Wednesday, July 6, 2011

Syrian siege may be crime against humanity, Amnesty says

Syrian security forces may have committed crimes against humanity during a deadly siege in May, Amnesty International said Wednesday, citing witness accounts of deaths in custody, torture and arbitrary detention.

The London-based rights group called on the United Nations Security Council to refer the situation in Syria to the International Criminal Court.

The security sweep in Talkalakh, which lasted less than a week, contributed to a growing sense of desperation over the government's brutal crackdown on protests as the nationwide uprising against President Bashar Assad's authoritarian regime gained traction.

At the time of the operation, The Associated Press interviewed residents who told of a catastrophic scene in the town of about 70,000, including sectarian killings, gunmen carrying out execution-style slayings and the stench of decomposing bodies in the streets.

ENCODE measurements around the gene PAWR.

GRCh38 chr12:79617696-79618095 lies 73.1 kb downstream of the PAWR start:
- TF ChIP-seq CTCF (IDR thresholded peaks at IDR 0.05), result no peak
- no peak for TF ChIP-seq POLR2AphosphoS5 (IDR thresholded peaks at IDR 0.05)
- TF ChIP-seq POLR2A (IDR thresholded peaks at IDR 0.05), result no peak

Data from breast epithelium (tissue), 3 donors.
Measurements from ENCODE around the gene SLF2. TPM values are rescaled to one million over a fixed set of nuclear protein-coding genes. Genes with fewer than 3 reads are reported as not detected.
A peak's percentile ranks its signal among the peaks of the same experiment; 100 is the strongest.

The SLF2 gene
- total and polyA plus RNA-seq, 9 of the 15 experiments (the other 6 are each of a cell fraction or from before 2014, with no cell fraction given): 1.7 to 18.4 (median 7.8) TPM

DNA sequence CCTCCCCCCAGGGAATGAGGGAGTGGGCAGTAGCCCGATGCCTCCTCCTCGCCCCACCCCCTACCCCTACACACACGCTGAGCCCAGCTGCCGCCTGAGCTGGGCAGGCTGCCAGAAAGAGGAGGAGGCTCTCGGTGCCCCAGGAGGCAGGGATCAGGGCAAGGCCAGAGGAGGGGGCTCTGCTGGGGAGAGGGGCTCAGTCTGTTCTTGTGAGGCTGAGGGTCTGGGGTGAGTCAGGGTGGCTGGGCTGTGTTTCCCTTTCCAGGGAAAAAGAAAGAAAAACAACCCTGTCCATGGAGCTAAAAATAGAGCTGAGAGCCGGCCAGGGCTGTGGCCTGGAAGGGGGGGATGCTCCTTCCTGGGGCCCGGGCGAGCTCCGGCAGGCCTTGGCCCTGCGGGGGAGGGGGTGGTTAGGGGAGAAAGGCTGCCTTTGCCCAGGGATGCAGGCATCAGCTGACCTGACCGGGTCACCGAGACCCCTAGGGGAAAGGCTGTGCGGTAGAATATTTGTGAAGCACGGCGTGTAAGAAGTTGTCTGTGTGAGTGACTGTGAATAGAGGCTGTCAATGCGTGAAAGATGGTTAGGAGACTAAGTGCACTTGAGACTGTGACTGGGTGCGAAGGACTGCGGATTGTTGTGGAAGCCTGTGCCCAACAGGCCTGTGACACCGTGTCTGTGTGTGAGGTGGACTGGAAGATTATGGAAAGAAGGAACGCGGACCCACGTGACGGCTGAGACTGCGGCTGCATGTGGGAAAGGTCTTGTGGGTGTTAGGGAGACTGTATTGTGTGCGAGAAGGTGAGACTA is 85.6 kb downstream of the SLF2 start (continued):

Some activists have said the death toll from the May siege was as high as 36 people.

"The accounts we have heard from witnesses to events in [Talkalakh] paint a deeply disturbing picture of systematic, targeted abuses to crush dissent," said Philip Luther, Amnesty International's Middle East and North Africa deputy director.

The report issued Wednesday said the attacks "appear to be part of a widespread, as well as systematic, attack against the civilian population," which would constitute crimes against humanity.

Talkalakh is just across the border from Lebanon. (read more)